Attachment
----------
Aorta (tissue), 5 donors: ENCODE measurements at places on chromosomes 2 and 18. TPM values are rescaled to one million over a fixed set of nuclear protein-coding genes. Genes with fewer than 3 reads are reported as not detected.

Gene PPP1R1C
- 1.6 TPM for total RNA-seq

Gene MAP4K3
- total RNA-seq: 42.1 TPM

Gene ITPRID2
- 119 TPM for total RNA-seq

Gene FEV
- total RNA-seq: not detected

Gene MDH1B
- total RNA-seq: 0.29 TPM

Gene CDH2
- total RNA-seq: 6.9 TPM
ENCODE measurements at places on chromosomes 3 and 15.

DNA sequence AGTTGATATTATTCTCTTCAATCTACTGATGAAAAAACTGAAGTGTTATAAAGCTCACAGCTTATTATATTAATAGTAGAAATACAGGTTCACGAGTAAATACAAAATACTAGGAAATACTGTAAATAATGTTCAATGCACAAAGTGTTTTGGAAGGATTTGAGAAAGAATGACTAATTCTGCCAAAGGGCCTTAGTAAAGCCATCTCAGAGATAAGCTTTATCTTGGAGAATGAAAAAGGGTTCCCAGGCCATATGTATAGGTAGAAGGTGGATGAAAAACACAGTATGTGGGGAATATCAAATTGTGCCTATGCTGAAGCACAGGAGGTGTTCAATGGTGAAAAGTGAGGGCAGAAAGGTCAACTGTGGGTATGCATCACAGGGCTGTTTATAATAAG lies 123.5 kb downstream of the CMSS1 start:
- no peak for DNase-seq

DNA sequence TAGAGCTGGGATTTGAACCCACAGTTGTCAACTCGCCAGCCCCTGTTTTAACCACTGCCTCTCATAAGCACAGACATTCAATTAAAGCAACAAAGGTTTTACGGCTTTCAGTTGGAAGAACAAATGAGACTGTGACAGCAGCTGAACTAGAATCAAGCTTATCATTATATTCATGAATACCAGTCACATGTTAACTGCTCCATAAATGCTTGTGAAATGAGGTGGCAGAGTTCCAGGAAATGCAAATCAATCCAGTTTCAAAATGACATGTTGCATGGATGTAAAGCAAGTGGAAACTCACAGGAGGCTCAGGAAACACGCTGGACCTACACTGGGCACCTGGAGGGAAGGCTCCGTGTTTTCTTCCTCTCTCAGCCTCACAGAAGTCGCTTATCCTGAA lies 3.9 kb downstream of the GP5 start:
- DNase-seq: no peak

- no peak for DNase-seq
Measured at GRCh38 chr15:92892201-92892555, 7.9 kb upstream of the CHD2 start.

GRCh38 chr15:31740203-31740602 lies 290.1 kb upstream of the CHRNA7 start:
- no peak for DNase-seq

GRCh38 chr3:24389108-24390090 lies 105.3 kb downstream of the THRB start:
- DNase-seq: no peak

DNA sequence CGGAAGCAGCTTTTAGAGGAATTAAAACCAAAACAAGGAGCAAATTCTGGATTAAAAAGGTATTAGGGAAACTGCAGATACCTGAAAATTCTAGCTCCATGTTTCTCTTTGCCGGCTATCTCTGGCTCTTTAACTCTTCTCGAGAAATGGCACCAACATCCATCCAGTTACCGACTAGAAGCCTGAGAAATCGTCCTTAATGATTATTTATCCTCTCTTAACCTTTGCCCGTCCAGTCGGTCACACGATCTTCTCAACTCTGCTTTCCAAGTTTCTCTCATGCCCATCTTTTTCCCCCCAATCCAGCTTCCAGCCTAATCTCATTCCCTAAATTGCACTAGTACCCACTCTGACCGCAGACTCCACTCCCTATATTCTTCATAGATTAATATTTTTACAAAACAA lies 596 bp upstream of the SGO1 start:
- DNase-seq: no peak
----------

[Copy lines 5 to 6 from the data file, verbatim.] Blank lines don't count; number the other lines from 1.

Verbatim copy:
- total RNA-seq: 42.1 TPM

Gene ITPRID2